Taghum Shell has been spaciously souped-up

A nearly 20-year-old vision has become a reality at Taghum Shell

The Robertson brothers incorporated stone, cedar and glulam beams into the structure of their new building.

The Robertson brothers incorporated stone, cedar and glulam beams into the structure of their new building. — Photo courtesy Matt Bolt

Taghum Shell had already built a name on exceptional customer service; now the store has set the bar for what a service station should look like. The business has undergone a major facelift that was nearly two decades in the making.

The Robertson brothers, owners Cam, Scott and Shawn, have been wanting to upgrade the site’s image since the late ’90s. The 1,200-square-foot store was built in the ’50s—it was congested, old and in need of an overhaul. In 2012, the trio of brothers started the process of a complete site rebuild with help from Columbia Basin Trust.

(L to R) Scott, Cam and Shawn Robertson are the trio of brothers who own Taghum Shell.

(L to R) Scott, Cam and Shawn Robertson are the trio of brothers who own Taghum Shell. — Photo courtesy Matt Bolt

The Robertsons enlisted local architect Lukas Armstrong, owner of Cover Architectural Collaborative of Nelson, to put their vision to paper. Taghum Shell’s design was complete in early 2016, shut down in September, demolished in October and reopened this past May. The rebirth took seven months, during one of the worst winters B.C. has ever seen, but the challenging transition has been worth it.

“We have gone through quite the transformation,” Cam Robertson said. “Our station isn’t the typical design. We have incorporated stone, cedar and glulam beams into the structure. We wanted a design that set us apart from other service stations.”

The building is aesthetically pleasing, and there’s a lot more of it to admire. Taghum Shell has nearly tripled in size to a 3,100-square-foot building with approximately 2,400 square feet of retail space, 12 parking stalls and two fuel islands with five fuel dispensers.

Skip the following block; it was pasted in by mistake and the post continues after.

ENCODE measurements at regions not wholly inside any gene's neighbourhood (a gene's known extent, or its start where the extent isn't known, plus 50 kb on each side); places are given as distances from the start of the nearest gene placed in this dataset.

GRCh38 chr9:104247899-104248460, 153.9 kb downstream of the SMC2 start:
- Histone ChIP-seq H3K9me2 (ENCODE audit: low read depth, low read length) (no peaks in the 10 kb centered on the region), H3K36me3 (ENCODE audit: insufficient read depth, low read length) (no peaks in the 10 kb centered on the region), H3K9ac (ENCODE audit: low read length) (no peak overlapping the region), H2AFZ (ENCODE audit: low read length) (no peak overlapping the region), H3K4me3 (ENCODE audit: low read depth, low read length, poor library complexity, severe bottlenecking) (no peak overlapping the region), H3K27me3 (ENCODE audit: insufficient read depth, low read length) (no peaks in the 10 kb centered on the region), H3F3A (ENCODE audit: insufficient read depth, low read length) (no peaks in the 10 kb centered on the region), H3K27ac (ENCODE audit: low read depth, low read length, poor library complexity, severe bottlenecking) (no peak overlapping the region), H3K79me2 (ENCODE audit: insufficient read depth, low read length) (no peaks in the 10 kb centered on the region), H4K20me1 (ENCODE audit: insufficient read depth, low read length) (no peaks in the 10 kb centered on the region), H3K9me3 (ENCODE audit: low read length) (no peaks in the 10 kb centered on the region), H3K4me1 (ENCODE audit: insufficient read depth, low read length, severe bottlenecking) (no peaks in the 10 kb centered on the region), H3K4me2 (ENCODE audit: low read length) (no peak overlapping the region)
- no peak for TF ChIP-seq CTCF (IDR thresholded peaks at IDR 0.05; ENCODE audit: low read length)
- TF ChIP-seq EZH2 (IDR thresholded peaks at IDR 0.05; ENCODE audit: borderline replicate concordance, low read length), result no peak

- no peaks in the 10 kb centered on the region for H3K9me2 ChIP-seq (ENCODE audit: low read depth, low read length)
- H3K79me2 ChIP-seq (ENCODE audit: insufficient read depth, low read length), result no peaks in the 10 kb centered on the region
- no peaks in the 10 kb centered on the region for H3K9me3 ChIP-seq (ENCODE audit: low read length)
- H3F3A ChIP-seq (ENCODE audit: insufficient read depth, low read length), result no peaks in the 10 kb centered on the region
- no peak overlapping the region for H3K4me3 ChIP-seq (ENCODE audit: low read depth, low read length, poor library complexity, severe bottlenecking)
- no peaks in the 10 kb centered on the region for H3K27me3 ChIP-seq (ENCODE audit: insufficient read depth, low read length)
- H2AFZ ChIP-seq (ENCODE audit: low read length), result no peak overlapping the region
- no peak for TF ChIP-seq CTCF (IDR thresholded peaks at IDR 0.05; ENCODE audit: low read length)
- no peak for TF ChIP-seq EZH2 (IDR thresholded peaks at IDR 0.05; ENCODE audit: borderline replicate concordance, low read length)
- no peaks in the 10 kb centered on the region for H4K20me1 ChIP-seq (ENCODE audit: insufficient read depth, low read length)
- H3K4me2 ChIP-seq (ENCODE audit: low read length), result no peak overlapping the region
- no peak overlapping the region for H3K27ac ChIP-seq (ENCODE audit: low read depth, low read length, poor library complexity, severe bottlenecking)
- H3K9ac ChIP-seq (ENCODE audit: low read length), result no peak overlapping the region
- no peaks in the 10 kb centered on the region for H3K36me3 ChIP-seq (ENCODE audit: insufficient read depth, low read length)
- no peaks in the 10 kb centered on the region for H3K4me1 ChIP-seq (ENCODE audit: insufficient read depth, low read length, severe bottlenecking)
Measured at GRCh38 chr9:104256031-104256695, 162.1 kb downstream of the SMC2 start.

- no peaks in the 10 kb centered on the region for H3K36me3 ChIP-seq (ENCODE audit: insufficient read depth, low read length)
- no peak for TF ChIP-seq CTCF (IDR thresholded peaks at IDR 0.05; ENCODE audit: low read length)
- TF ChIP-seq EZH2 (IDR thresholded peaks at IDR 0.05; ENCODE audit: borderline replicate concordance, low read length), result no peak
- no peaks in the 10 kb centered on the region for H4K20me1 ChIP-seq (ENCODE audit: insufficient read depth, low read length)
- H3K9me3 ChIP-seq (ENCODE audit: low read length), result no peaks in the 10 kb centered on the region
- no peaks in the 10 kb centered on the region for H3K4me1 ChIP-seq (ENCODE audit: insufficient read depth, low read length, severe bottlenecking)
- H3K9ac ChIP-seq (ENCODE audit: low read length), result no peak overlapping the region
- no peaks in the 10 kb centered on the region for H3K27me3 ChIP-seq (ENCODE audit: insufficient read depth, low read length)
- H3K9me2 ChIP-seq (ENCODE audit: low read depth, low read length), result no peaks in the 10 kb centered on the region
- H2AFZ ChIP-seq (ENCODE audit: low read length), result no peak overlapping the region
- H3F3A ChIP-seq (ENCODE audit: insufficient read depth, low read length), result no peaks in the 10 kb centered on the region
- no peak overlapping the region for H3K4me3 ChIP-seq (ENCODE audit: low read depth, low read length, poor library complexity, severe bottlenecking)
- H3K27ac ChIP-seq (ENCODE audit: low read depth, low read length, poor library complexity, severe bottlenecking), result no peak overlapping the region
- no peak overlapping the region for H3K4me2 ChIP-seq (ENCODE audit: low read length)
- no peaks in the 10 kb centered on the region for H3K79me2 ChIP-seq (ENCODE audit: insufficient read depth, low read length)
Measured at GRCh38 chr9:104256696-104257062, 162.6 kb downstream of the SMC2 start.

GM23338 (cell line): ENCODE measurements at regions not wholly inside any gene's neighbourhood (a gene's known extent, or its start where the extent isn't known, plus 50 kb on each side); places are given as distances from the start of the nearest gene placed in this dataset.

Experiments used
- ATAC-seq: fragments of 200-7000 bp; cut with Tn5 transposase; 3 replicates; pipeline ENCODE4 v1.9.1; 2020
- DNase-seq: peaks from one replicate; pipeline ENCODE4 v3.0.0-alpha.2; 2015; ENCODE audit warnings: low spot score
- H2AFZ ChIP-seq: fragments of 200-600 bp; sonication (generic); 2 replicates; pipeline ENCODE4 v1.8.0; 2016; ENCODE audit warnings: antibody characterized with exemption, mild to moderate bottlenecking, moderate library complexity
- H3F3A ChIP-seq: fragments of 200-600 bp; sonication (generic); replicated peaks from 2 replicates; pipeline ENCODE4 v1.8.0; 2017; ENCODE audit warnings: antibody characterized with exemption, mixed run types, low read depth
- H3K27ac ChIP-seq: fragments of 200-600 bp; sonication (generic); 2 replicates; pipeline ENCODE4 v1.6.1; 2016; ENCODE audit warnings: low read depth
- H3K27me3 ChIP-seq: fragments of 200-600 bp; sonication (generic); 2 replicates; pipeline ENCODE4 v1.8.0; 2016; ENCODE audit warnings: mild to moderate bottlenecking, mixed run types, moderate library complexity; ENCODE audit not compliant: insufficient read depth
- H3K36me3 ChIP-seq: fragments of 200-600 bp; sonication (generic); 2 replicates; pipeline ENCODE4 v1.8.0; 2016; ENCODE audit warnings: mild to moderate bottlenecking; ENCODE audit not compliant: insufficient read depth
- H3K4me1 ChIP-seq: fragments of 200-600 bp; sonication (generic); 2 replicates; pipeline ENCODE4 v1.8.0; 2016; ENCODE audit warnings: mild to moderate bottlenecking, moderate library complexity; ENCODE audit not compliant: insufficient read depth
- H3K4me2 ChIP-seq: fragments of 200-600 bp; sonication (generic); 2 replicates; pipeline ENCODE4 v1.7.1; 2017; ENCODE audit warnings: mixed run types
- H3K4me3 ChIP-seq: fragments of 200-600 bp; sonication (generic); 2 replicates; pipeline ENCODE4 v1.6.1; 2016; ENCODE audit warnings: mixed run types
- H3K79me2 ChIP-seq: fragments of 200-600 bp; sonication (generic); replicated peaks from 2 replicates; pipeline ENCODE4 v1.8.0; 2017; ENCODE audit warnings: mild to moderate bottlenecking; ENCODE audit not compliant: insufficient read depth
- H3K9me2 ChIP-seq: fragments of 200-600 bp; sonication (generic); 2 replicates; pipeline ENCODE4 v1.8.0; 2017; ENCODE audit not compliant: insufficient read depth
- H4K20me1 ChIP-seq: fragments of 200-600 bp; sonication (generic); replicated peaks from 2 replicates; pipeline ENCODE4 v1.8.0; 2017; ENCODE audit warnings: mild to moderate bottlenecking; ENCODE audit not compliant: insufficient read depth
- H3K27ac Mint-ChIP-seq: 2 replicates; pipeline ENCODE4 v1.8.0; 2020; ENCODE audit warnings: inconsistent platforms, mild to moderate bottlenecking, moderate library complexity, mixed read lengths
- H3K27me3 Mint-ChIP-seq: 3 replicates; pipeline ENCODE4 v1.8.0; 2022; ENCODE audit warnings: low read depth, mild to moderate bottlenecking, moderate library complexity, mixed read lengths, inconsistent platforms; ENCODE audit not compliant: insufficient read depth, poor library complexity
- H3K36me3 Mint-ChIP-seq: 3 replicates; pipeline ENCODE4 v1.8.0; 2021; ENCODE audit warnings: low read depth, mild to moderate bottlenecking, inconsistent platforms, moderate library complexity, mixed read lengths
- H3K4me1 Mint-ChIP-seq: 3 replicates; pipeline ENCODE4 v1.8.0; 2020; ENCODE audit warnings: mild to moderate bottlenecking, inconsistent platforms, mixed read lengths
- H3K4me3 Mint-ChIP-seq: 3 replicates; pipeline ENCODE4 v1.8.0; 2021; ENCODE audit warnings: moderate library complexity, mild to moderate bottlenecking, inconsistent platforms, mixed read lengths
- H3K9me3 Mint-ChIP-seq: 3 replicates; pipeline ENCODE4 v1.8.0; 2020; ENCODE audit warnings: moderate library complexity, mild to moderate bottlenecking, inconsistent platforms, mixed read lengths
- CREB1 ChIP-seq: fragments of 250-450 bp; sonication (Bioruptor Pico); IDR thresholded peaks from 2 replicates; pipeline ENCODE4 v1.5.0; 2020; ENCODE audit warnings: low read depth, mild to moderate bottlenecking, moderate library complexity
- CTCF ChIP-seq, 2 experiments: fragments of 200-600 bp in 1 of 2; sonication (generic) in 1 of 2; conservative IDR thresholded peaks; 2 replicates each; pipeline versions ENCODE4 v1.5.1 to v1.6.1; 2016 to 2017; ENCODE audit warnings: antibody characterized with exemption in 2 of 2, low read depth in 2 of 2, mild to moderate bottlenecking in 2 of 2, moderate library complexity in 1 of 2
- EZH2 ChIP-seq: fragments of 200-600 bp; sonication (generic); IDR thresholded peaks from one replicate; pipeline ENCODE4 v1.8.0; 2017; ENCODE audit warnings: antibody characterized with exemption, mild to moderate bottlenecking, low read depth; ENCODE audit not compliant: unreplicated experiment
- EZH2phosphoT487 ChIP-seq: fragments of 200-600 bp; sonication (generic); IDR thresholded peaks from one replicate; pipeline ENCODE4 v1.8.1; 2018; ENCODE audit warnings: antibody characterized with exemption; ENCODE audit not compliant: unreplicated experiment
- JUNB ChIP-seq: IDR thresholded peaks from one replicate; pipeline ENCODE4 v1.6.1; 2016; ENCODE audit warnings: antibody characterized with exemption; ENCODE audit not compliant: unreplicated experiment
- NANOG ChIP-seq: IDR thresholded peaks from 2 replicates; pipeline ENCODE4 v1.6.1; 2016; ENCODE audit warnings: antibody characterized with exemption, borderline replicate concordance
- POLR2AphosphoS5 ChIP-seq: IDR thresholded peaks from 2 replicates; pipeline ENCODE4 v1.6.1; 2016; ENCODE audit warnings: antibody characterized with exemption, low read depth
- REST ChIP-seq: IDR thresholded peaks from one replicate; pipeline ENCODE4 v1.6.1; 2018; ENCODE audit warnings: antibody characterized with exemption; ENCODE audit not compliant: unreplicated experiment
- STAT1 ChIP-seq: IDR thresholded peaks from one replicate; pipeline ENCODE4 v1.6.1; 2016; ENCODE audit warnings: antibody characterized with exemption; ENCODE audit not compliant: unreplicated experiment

“Space was the driving force behind the project,” Robertson said. “We offer our customers the speed and convenience they’re looking for in their daily lives and more products and services than before. We can adapt to the changing needs of the customers without having space as an issue.”

Taghum Shell has set the bar for what a service station should look like.

Taghum Shell has set the bar for what a service station should look like. — Photo courtesy Matt Bolt

An undertaking of this magnitude requires a whole community of workers to see it through to fruition. “Without the support of Columbia Basin Trust, we would not have been able to finance this project,” Robertson said. “We worked diligently with Lukas (Armstrong) and Cormode and Dickson, our general contractor, to source as much work locally as possible. We’re happy with the response and support we received from the local contractors.”

The feelings of gratitude were reciprocated by those working on Taghum Shell. “Cover Architecture really appreciates being able to work on projects that have a positive impact on the community,” said Armstrong. “We'd like to thank the Robertson brothers for having such a clear vision and the commitment to follow through on it.”

Taghum Shell now has two fuel islands with five fuel dispensers.

Taghum Shell now has two fuel islands with five fuel dispensers. — Photo courtesy Matt Bolt

Taghum Shell has been open since May and held its grand opening on June 10. “It was fabulous,” Robertson said. “The response from the customers has been awesome. Since we opened, everyday seems like a grand opening.”

Say “hi” to the Robertson brothers while you familiarize yourself in the spacious new Taghum Shell. 

Kyle Born

Kyle Born is a writer for Kootenay Business and his initials match that of the magazine—it must be fate that brought them together. View all of Kyle Born’s articles

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